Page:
PULLMAN – It wasn’t all that long ago the Pac-12 conference – OK, the Pac-10 back then – was rated near the top of the nation’s basketball leagues.
But the heydays of the last decade are long gone, along with the players that made the conference’s reputation.
“With some of the games the league has lost,” California coach Mike Montgomery said last week, “it’s going to put a lot of pressure to finish up near the top because that’s what you’re going to have to do to have a chance to play in the (NCAA) tournament.”
When the conference tips its 2011-12 schedule this weekend – the first with an unbalanced look due to expansion – it will do so without a ranked team and little expectation there will be one.
Montgomery’s Bears are one of three schools – Oregon State and Stanford are the others – with 10 nonconference victories, though no one has what could be called a signature win.
ESPN.com recently listed the top 10 disappointing teams of the season. The Pac-12 had three. The league’s schools have played a dozen games against ranked opponents. The record: 0-12.
“It’s just put a lot of pressure on everybody in the league,” Montgomery said. “When everybody was winning and everybody was ranked you said ‘man, we could finish in fifth and get in.’ That’s great but it’s not that way right now.
“We’ve already made our bed and now teams are going to have to finish up very strong to have a chance. Obviously the conference tournament winner goes but after that, all bets are off.”
So who will win?
The media picked UCLA in the preseason poll, but the Bruins are 7-5 and have dismissed all-conference performer Reeves Nelson from the team. Usually solid Arizona is 9-4, Washington is 6-5 and USC, hit by injuries (most notably to point guard Jio Fontan), is 5-8.
Even the teams with the better records have hard-to-explain losses, with Stanford falling to Butler last Thursday and Oregon State losing to Idaho, both at home.
“To me it looks like, if I had to say, Stanford and Cal look like the two best teams, but who knows? It’s hard to compare nonconference schedules,” USC coach Kevin O’Neill said.
“I don’t know what to think,” Washington State coach Ken Bone said of the conference race. “It’s been an interesting preseason. There have been a number of teams that haven’t shown as well as I thought they would. And there have been a few teams, like Oregon State, that have surpassed my expectations this early in the season.”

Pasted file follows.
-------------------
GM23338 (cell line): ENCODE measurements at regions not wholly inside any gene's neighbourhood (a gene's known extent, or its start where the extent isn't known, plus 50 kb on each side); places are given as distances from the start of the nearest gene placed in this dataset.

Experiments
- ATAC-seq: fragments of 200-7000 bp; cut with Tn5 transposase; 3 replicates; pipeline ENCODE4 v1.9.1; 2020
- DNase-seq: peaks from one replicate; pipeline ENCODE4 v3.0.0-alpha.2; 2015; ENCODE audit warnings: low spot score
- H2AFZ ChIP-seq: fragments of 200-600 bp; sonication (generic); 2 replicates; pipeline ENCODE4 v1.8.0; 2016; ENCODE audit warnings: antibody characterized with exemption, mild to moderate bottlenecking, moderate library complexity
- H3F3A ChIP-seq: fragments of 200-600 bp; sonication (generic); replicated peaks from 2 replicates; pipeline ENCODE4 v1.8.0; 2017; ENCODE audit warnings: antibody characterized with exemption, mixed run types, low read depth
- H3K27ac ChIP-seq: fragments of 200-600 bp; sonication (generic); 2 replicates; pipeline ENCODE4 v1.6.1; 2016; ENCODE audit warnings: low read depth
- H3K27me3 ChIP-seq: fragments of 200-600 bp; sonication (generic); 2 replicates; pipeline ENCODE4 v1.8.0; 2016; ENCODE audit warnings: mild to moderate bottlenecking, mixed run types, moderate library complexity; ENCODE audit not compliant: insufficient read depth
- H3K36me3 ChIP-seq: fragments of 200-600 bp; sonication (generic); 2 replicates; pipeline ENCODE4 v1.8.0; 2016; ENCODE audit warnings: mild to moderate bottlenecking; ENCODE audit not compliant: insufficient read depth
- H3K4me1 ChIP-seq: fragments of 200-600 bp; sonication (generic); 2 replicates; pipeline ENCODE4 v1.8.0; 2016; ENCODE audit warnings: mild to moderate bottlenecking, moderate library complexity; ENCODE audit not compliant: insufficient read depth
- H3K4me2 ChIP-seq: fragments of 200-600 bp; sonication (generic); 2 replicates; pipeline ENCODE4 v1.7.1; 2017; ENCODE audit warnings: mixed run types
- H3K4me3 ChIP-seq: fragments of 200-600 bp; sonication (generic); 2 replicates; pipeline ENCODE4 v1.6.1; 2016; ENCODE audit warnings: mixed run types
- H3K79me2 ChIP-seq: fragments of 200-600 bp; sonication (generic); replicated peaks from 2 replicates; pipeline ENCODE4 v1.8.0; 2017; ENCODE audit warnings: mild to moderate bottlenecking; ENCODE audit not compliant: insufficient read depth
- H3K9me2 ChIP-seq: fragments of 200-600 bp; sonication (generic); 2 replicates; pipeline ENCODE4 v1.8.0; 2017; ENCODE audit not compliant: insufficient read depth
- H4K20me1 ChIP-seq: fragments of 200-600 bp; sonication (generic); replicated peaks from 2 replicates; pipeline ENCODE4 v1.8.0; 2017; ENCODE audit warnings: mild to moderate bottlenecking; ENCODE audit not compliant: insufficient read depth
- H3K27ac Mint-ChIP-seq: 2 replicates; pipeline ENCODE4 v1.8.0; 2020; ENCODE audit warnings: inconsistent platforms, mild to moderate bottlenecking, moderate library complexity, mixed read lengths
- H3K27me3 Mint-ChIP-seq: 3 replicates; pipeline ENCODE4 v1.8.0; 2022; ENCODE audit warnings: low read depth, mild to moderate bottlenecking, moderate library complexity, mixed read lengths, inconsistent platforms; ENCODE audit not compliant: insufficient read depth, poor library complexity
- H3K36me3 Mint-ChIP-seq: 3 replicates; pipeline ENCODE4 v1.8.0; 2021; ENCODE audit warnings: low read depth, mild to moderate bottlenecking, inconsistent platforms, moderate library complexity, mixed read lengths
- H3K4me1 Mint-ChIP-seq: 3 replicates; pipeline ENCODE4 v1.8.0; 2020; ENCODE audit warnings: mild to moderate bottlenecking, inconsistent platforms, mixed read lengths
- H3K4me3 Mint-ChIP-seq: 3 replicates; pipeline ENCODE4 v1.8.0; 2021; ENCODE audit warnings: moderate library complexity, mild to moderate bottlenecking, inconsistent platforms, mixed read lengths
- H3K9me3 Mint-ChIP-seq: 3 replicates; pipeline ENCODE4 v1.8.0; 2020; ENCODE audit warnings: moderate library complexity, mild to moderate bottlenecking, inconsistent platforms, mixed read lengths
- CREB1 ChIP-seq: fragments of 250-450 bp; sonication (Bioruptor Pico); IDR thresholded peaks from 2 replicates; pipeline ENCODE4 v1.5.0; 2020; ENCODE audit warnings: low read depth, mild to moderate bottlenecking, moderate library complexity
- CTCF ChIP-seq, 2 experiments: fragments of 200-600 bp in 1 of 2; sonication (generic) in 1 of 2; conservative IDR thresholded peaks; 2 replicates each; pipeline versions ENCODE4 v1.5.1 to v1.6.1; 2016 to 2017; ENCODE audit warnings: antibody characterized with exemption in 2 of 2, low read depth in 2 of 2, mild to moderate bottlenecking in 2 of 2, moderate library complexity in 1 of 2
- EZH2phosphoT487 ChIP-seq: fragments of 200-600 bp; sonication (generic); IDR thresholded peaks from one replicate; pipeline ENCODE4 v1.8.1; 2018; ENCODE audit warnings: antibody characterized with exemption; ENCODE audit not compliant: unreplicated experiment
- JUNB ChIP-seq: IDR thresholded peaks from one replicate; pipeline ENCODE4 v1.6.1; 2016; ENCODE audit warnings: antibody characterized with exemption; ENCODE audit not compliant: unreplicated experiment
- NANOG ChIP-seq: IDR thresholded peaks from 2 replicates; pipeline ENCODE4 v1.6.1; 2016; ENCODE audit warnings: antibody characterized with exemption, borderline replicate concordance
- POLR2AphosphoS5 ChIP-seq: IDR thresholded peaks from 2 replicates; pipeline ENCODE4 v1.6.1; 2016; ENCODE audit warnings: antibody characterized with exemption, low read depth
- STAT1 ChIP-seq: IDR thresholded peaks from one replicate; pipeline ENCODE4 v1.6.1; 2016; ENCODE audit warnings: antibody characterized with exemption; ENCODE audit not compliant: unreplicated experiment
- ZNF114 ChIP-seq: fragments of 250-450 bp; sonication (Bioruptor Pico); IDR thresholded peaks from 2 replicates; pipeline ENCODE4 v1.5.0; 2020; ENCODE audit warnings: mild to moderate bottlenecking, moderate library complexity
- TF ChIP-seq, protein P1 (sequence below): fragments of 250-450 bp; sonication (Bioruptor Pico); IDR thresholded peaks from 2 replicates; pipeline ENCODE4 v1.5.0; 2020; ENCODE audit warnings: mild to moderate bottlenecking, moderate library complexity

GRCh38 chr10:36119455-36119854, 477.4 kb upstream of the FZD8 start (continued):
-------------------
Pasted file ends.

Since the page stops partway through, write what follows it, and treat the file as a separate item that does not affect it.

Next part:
WSU seemed to be in trouble early, starting the season 2-4. But a six-game win streak and the return of three players who missed time with injuries have bolstered the Cougars’ cause.
“We have done some really good things. I think we’ve progressed about as well as we can under the circumstances,” Bone said. “I still feel like we’re kind of an unknown commodity because we haven’t had our full group healthy for very long.”
The unbalanced schedule will also throw a wrinkle into the regular season, with everyone playing some teams only once. Whether those games are at home or on the road may make a difference.
“It could come down to that,” O’Neill said. “You know, who you play once and who you play twice and all that kind of stuff. To be honest with you, I never even thought about that.
“This is the first year we’ve had an unbalanced schedule, so that could very well decide the race, it really could.”
That is an unknown. But what is certain, there is no clear-cut favorite.
“Every time you start to identify a team that is going to be pretty good, it seems like then they stumble,” Montgomery said. “Then you are not really sure. … I don’t think there is anybody that is head-and-shoulders better than anybody else.
“There are six teams, probably, that have a legitimate chance to compete for the top 1-2-3 spots.”
And that is probably a must to make the NCAA tournament.